09
Aug
09

The tough blog

Right now, I’m sure everyone is sick to death of the stories of the L.A. Fitness shooter, George Sodini. I’m sure it’s been covered over and over … especially since Pittsburgh is a town that has 3-degrees of separation. You may have 6 steps to being connected to Kevin Bacon, but here — if you’ve bothered to talk to anyone outside of your neighborhood — you are easily within 3 steps of anyone in the area.

And me? Well, I’m definitely one step away from that man, with a possibility that I met him. I say “possibility” because if I did, I don’t remember it. But friends of mine knew the guy, and it’s disconcerting to think someone as insane as he was is that close to you in real life.

See, a friend (whom I’ll call Acorn, for no good reason) and I used to host a lot of hikes. And since Acorn is a promo whore,  he plastered them everywhere on the Internet — and apparently Sodini joined us on a couple of them. Now, I don’t know if Sodini joined them when Acorn went solo or not  (I had to stop due to time constraints and a bum ankle) — but some of those early hikes had close to 30 people on them — and he could easily have been among them. I was too busy making sure we didn’t lose anyone, and communicating via shouting with Acorn. And right now, I’m not sure if I’m ready to look back at some of the pictures to see if his seething smile is among the faces that joined us on those excursions.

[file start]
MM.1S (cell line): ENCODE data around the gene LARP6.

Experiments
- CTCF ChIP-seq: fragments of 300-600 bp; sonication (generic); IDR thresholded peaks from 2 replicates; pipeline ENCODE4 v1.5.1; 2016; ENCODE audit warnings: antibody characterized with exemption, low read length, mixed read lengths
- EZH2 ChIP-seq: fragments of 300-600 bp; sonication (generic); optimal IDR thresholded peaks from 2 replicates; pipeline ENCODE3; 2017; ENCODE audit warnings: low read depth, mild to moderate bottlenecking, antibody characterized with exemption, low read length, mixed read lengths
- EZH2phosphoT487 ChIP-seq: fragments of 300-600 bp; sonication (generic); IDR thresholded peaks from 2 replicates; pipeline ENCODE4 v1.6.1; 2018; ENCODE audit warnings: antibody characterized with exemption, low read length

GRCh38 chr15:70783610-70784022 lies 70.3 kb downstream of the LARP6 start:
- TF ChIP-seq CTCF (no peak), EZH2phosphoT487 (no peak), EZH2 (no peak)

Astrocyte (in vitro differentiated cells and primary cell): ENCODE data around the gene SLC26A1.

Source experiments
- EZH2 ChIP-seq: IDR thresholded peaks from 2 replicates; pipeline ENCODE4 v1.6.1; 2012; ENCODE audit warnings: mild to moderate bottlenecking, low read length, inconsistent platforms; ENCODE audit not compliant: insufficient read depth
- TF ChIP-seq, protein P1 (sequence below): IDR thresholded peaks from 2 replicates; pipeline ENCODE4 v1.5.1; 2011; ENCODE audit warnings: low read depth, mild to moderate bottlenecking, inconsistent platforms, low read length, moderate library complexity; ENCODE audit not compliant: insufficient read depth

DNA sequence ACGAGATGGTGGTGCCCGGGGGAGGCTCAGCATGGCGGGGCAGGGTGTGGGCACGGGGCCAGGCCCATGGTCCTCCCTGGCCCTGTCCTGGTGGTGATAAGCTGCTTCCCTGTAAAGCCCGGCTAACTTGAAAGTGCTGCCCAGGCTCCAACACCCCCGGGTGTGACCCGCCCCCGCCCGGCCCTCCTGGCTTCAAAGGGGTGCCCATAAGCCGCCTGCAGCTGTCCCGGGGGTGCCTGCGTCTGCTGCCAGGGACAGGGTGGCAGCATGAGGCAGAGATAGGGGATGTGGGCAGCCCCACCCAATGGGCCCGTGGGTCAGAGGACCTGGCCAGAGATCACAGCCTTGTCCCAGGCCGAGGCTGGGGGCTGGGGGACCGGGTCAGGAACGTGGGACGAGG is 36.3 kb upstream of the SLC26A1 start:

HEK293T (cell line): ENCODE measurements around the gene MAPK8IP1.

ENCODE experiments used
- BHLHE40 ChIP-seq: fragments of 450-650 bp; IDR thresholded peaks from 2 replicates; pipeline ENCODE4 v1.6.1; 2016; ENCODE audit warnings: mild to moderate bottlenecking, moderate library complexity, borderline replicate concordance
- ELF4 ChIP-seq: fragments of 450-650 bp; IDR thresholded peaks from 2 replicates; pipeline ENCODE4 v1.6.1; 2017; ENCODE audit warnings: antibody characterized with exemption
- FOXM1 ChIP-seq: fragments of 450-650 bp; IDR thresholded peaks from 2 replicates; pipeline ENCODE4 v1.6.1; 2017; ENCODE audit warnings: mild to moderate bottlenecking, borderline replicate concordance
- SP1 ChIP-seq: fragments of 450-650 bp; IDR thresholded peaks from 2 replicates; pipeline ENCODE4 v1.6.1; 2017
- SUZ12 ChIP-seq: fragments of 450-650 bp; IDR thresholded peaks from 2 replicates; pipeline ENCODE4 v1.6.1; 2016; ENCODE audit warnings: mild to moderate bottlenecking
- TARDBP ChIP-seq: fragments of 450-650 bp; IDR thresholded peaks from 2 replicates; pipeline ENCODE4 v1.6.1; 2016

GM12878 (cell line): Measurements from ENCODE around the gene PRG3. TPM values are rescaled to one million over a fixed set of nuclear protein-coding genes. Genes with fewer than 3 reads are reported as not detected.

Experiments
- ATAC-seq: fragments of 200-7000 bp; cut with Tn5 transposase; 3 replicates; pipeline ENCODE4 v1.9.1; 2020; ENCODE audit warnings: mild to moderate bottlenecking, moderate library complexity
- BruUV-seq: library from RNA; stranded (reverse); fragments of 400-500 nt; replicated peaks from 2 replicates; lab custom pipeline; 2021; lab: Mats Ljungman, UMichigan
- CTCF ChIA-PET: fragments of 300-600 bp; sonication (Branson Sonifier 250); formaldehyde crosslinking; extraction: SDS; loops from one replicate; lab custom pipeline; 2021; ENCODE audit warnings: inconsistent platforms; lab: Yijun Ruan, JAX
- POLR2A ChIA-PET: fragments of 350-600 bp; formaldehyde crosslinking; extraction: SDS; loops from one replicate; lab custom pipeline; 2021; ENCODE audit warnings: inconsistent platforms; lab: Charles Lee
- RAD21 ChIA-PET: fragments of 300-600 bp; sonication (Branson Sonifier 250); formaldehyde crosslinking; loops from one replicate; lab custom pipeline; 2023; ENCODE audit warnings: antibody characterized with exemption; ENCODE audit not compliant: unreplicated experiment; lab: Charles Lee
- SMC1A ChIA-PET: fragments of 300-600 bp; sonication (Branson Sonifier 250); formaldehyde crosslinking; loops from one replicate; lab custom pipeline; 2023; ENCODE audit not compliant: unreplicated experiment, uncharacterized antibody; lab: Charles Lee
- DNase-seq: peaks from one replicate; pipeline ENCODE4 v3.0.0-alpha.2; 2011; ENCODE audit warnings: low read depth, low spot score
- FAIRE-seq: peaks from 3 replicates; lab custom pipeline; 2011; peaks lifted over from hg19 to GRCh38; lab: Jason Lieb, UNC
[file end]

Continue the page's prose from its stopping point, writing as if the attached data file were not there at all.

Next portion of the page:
But I guess this has kind of been under my skin ever since I read his online diary after he went on his rampage. If you haven’t read it, let me assure you, it was truly disturbing.

He was obviously a frustrated man — frustrated at his lack of sex, frustrated at why no one loved him, frustrated at what he felt were millions of women rejecting him. And I’ve read a couple of articles about how there are other people who feel the same way as he does — but obviously not on the same level — due to the frustration of being single. Being alone for as long as Sodini was “was a destroyer,” as he put it.

So, this part is for anyone who shares in that frustration: Before you even think about looking at someone else, honestly ask yourself one basic question — do you love yourself?

Sodini didn’t. He apparently was doing everything society was telling him to do — he was gainfully employed, fit, neat — but without that extremely basic component of self-love, he failed. The bottled up rage and self-loathing that I saw in his videos was just pouring out of him. Why didn’t people want to be around him? Because no one can bear being around that kind of behavior for long. Or put another way, if you hear the ticking and see a bomb, isn’t your gut instinct to get as far away as possible?